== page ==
Encyclopedias, Atlases and Google: Oh, My!!

Linda McCurdy

Lesson Goals

At the end of the lesson, students will be able to name various types of resources available to them in the media center & online, distinguish between each of them and be able to describe using words, writing or dramatic interpretation which ones would be useful for which type of information need.

Using dramatic principles of mime, scriptwriting & puppetry to help students distinguish between the various types of media resources available to them and what those resources are best used for.


1. A variety of books, encyclopedia volumes, thesauruses, dictionaries, non-fiction books in varying degrees of reading difficulty, almanacs, atlases, fiction books, & tech items to display NC Wise Owl, Wikipedia, Google (at least one per students; having 2 or 3 will allow for student choice).
2. Writing equipment: pens or pencils, paper.
3. Copies of the student rubric.
4. Puppet making supplies (may include socks, popsicle sticks, paper bags, posterboard, construction paper, yarn, material scraps, markers & crayons, pencils, glue (bottles &/or sticks), scissors, staplers. Be sure to have a wide variety, with enough for each student to choose from.)


Demonstrate each of the resource types to the students. Allow them time to look through/at each to see the main features.
Have students pair up and pretend to be their resource (mime; no words!) to their partner. Have the partner try to identify the resource based on the mime, sharing what helped them the most to decide what resource it was.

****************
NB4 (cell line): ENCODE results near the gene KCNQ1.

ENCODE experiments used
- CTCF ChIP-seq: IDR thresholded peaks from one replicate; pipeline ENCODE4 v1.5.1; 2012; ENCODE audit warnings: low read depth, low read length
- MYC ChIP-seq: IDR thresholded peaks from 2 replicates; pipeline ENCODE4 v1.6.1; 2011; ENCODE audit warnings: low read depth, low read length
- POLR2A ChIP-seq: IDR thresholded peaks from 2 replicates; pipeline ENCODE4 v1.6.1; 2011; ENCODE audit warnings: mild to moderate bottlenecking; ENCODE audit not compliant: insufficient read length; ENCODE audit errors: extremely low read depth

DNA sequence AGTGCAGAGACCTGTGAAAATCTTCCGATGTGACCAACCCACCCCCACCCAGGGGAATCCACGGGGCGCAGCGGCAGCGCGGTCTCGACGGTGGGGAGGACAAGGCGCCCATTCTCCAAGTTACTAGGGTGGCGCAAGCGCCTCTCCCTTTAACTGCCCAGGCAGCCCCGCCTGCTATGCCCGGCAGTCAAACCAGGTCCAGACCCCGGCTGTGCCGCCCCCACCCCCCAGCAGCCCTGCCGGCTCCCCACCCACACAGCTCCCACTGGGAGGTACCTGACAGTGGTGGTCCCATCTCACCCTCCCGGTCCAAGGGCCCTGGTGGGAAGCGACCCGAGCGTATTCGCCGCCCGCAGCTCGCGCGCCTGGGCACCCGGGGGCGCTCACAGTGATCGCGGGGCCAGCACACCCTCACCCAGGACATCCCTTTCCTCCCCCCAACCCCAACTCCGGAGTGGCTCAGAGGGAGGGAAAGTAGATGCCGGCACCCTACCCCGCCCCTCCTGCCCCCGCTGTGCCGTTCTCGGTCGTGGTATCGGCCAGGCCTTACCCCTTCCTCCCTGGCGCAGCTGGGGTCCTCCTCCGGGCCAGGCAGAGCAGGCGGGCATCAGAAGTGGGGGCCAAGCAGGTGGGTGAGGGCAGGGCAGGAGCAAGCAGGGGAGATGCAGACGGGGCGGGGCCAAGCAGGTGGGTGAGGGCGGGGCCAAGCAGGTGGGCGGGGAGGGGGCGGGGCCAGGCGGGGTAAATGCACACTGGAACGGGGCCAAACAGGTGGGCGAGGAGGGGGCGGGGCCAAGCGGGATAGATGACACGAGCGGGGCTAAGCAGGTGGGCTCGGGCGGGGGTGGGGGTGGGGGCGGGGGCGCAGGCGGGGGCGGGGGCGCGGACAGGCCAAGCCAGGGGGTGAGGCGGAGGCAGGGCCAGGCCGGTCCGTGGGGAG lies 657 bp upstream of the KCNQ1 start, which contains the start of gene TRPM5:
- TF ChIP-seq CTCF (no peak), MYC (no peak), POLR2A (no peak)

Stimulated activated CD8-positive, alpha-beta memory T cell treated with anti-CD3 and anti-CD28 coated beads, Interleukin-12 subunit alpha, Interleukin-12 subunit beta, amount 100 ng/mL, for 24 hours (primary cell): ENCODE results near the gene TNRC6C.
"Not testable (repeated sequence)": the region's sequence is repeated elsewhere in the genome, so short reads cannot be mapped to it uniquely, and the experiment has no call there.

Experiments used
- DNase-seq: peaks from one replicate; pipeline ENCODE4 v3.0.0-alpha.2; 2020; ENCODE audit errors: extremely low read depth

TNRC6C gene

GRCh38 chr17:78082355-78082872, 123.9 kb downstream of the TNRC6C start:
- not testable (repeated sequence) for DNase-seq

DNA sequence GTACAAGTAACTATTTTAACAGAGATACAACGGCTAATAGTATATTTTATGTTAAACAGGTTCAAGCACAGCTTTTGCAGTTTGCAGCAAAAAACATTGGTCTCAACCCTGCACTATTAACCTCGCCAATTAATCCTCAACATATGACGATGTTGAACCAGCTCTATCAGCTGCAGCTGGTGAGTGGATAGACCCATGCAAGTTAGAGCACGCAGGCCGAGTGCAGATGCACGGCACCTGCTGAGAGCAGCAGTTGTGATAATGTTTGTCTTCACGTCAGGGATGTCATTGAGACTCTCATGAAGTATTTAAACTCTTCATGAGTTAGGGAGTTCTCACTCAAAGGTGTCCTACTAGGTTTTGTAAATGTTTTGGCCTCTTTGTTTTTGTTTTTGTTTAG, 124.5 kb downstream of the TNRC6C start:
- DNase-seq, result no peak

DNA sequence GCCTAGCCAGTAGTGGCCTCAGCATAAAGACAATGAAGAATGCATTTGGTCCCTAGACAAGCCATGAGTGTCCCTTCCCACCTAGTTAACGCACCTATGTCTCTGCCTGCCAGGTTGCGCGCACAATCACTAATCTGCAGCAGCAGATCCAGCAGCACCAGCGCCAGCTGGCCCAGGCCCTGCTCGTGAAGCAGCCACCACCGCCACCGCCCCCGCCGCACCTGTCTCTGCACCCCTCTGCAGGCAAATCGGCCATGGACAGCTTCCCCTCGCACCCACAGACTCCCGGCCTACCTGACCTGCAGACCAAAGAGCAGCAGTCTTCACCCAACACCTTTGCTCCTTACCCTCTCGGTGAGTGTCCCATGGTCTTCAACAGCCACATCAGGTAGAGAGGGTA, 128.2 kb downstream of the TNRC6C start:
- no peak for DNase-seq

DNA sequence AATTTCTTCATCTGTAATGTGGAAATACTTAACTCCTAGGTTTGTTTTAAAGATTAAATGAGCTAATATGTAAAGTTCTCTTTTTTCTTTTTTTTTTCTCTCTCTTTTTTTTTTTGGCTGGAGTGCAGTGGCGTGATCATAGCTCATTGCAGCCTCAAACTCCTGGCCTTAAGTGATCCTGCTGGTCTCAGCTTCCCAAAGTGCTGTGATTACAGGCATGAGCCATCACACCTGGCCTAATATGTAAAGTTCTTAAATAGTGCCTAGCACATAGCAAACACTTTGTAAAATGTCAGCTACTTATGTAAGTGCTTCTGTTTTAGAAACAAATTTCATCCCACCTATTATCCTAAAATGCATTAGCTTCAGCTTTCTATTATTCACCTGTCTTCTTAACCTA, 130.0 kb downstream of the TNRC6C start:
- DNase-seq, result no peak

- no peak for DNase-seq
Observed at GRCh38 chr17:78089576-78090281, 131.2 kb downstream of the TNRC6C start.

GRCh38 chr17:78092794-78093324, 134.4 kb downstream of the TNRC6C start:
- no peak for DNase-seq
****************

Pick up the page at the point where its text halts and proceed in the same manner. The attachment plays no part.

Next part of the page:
Have the students write scripts for their puppet, so that it will be able to convey which resource they are describing.
Allow the students to create a type of puppet using the material that you have laid out for them. This may take a while
Have them practice with their partner, then share with the class.

Differentiation Approaches

ELL: having access to the books and other resources would help ELL correlate the items to their use & what they contain.
Students with ADD: allow them to stand or work in another area to create their puppet; allow short breaks when needed.
Students on the spectrum: I would make a point to have a conversation with the student’s homeroom teacher to address any issues that they are aware of in order to allow for an optimal experience for the student (i.e.; allow student to make decisions about what type of puppet they would prefer to make, in case of tactile issues; allow to work alone with guidance if preferable, etc.)
Students who complete work quickly & carelessly: ask them to look over their rubric to be sure that they had done all of the requirements in the categories, then to go back and reprise any work they found lacking.
Students who complete work quickly & successfully: have them imagine that their resource was an animal. Some questions to consider: is it big (encyclopedia) or small (16 page non-fiction text); heavy (atlas) or light (Berenstain Bears book); where does it live (library shelf or in the computer). Have them write a description of it & draw an illustration. Another option is for them to help another student who may need some help with the writing of their script or creation of their puppet.


To assess the success of the lesson, I would utilize a rubric as well as having students turn and talk to each other and then play a game where they would compete in pairs/groups to correctly identify the resources that they learned about.

Follow Up and Extension Ideas

Suggest that they write a reaction to another one of the types of resources available, making sure to use their new vocabulary words. Have them write a dialogue between two of the resources. Have them pretend to “be” the resource: “I’m an encyclopedia. Use me when you want to find out lots of facts about animals, plants, or places” and present their monologue to their classmates.

Additional Details

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